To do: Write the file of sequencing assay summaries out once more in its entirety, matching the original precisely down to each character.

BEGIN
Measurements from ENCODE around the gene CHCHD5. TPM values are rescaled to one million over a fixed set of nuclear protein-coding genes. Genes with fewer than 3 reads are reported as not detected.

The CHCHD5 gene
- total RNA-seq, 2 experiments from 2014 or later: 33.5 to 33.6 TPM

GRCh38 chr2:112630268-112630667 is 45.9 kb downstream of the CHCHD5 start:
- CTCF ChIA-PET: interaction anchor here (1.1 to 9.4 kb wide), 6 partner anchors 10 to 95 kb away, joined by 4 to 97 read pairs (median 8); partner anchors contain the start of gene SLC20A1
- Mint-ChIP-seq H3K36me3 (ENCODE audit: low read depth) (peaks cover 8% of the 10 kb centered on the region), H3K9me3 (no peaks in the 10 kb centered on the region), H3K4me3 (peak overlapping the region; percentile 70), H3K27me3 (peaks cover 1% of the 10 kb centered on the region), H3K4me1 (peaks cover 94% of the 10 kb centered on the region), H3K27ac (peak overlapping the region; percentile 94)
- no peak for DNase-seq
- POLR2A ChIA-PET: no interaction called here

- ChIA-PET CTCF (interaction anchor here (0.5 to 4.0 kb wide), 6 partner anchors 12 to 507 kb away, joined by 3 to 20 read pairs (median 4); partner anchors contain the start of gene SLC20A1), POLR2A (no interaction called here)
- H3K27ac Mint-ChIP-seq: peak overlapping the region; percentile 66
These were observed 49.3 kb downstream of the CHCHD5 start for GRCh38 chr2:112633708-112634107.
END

Measurements from ENCODE around the gene CHCHD5. TPM values are rescaled to one million over a fixed set of nuclear protein-coding genes. Genes with fewer than 3 reads are reported as not detected.

The CHCHD5 gene
- total RNA-seq, 2 experiments from 2014 or later: 33.5 to 33.6 TPM

GRCh38 chr2:112630268-112630667 is 45.9 kb downstream of the CHCHD5 start:
- CTCF ChIA-PET: interaction anchor here (1.1 to 9.4 kb wide), 6 partner anchors 10 to 95 kb away, joined by 4 to 97 read pairs (median 8); partner anchors contain the start of gene SLC20A1
- Mint-ChIP-seq H3K36me3 (ENCODE audit: low read depth) (peaks cover 8% of the 10 kb centered on the region), H3K9me3 (no peaks in the 10 kb centered on the region), H3K4me3 (peak overlapping the region; percentile 70), H3K27me3 (peaks cover 1% of the 10 kb centered on the region), H3K4me1 (peaks cover 94% of the 10 kb centered on the region), H3K27ac (peak overlapping the region; percentile 94)
- no peak for DNase-seq
- POLR2A ChIA-PET: no interaction called here

- ChIA-PET CTCF (interaction anchor here (0.5 to 4.0 kb wide), 6 partner anchors 12 to 507 kb away, joined by 3 to 20 read pairs (median 4); partner anchors contain the start of gene SLC20A1), POLR2A (no interaction called here)
- H3K27ac Mint-ChIP-seq: peak overlapping the region; percentile 66
These were observed 49.3 kb downstream of the CHCHD5 start for GRCh38 chr2:112633708-112634107.